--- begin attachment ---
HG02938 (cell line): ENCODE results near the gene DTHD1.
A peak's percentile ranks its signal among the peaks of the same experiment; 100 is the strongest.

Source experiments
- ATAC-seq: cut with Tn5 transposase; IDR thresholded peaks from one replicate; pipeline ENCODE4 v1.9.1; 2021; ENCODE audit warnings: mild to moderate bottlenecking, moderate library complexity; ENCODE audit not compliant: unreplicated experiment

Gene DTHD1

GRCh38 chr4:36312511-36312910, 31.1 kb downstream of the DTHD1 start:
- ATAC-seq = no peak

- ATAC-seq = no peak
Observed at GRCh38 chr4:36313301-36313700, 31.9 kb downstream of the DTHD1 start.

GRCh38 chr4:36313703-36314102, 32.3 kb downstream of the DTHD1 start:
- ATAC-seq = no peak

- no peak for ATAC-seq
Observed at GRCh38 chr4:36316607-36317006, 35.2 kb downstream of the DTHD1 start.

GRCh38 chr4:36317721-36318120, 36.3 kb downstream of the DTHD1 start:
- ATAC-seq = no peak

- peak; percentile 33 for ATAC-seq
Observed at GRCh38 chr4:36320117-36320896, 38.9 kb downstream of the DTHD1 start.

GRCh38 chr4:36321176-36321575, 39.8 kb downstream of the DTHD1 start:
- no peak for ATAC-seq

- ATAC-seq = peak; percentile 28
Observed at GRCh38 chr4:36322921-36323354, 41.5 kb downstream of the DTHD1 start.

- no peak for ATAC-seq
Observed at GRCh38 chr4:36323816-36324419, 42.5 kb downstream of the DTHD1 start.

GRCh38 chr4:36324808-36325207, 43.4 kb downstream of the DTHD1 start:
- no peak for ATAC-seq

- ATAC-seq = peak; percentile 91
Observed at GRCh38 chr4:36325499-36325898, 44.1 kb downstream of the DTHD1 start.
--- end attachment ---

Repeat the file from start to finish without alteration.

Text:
HG02938 (cell line): ENCODE results near the gene DTHD1.
A peak's percentile ranks its signal among the peaks of the same experiment; 100 is the strongest.

Source experiments
- ATAC-seq: cut with Tn5 transposase; IDR thresholded peaks from one replicate; pipeline ENCODE4 v1.9.1; 2021; ENCODE audit warnings: mild to moderate bottlenecking, moderate library complexity; ENCODE audit not compliant: unreplicated experiment

Gene DTHD1

GRCh38 chr4:36312511-36312910, 31.1 kb downstream of the DTHD1 start:
- ATAC-seq = no peak

- ATAC-seq = no peak
Observed at GRCh38 chr4:36313301-36313700, 31.9 kb downstream of the DTHD1 start.

GRCh38 chr4:36313703-36314102, 32.3 kb downstream of the DTHD1 start:
- ATAC-seq = no peak

- no peak for ATAC-seq
Observed at GRCh38 chr4:36316607-36317006, 35.2 kb downstream of the DTHD1 start.

GRCh38 chr4:36317721-36318120, 36.3 kb downstream of the DTHD1 start:
- ATAC-seq = no peak

- peak; percentile 33 for ATAC-seq
Observed at GRCh38 chr4:36320117-36320896, 38.9 kb downstream of the DTHD1 start.

GRCh38 chr4:36321176-36321575, 39.8 kb downstream of the DTHD1 start:
- no peak for ATAC-seq

- ATAC-seq = peak; percentile 28
Observed at GRCh38 chr4:36322921-36323354, 41.5 kb downstream of the DTHD1 start.

- no peak for ATAC-seq
Observed at GRCh38 chr4:36323816-36324419, 42.5 kb downstream of the DTHD1 start.

GRCh38 chr4:36324808-36325207, 43.4 kb downstream of the DTHD1 start:
- no peak for ATAC-seq

- ATAC-seq = peak; percentile 91
Observed at GRCh38 chr4:36325499-36325898, 44.1 kb downstream of the DTHD1 start.